I always have people coming by saying, can you buy this? I really want to and I wish I could. And sometimes I buy it and I’m like I can’t do anything with it! But I think it’s cool too, because we all collaborate on stuff. And I want my staff to have the freedom to come up with their own ideas and play around with things that they want to do. The menu is becoming more of a collaboration of everyone’s thoughts and views on the food. We’re having fun with it.
Talk about your background, and how that's come to play in Barley Swine.
Right before the [Odd Duck] trailer I was living in Aspen, working at the Little Nell hotel with Chef Ryan Hardy. He’s a great inspiration chef that really cared about sourcing his ingredients. He had a farm we got a lot of stuff from. Before that I was in San Francisco at Boulevard. And before that I was at a restaurant called Café 909 in Marble Falls. I was Mark’s sous chef out there for a couple years. And before that I was just working at random places here and I was back and forth between here and San Francisco for a while. I think it’s good, and I think a lot of young cooks need to work with as many good chefs as they can and take little bits from everybody. If you work with one person for ten years your style is going to be very similar to that person. Which is not a bad thing if that’s what you want. But what I like, I work with a chef and I get an idea of what they’re all about and I learn as much as I can and I move on to somebody else. I think everyone I’ve worked for has made me who I am.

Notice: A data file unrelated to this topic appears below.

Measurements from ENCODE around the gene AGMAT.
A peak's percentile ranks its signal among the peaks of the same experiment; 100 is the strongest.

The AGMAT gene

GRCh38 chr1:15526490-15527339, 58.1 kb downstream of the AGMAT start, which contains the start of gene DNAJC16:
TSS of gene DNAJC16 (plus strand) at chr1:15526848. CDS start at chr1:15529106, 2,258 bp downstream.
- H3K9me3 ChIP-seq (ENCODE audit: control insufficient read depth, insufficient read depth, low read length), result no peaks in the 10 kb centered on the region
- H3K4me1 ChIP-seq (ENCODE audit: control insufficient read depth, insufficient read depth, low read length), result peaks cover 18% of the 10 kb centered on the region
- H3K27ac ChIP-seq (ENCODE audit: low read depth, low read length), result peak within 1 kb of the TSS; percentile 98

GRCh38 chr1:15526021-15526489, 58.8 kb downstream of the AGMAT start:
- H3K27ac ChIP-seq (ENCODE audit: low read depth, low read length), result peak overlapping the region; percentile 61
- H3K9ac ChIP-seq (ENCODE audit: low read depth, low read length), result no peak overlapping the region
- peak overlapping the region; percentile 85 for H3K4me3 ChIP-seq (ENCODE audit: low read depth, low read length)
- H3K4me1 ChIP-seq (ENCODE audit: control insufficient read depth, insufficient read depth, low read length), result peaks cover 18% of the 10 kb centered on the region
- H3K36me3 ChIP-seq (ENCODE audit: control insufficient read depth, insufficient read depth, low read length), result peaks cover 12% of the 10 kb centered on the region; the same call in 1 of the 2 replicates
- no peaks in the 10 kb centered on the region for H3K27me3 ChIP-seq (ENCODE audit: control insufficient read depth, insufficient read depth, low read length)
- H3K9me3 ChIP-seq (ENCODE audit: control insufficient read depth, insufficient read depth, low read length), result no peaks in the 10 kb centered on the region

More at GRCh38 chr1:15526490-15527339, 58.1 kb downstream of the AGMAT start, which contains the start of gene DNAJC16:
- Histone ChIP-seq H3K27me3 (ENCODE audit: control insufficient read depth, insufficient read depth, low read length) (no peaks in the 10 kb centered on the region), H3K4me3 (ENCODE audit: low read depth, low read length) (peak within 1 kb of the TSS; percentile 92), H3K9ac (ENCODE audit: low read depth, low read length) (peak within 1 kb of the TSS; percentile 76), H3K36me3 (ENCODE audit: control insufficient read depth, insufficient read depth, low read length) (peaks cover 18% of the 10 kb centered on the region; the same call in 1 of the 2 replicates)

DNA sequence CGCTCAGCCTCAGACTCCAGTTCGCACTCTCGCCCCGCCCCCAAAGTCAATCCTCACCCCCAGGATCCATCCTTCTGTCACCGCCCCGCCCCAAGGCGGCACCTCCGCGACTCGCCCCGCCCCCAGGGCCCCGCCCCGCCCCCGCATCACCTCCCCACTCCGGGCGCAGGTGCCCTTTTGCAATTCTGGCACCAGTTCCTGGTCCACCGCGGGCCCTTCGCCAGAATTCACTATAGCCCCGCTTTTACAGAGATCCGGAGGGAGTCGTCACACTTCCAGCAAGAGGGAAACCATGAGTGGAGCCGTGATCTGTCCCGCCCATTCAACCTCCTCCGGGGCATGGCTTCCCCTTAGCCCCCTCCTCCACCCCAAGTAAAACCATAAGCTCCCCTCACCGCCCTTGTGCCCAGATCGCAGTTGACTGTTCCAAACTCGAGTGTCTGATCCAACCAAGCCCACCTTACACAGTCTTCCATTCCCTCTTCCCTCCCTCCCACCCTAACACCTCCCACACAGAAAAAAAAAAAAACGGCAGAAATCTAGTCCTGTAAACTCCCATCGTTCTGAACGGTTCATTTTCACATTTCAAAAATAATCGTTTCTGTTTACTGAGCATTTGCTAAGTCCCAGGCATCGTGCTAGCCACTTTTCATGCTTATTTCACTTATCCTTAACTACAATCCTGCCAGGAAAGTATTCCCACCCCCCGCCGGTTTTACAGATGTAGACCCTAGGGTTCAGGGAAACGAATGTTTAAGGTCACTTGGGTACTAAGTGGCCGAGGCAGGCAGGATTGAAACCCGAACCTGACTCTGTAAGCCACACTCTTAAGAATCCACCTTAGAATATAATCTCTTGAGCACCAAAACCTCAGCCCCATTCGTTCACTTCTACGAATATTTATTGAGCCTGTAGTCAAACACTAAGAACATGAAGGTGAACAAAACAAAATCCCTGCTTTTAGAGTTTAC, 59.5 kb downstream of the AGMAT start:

Are you more legit now that you've got your own place versus having the truck?
I guess I have more credibility? I don’t know. It’s hard to say. I’m just very surprised and amazed at the support I’ve gotten and that we’ve gotten as a team here. I’m seeing now, I knew how many people liked Odd Duck, but now that we’re closed I’m getting so many people telling me how much they miss it. It’s just crazy. It’s hard to explain. I put my soul into that trailer. I built it myself. I put the expenses on my credit card. I just wanted to bring good food to the everyday person. And the only way I could do it, I wasn’t ready to have a real restaurant yet, I was like, this will be a good step to show people that I know what I’m doing. And someday I’ll have a restaurant. I didn’t know it’d be a year later. I just wanted to have fun and cook and do what I wanted to do. That trailer allowed me to do enough.
To get to this point, everyone here has made it possible.
And here you are with a Food & Wine award and you'll be participating in the Austin Food & Wine Festival, too.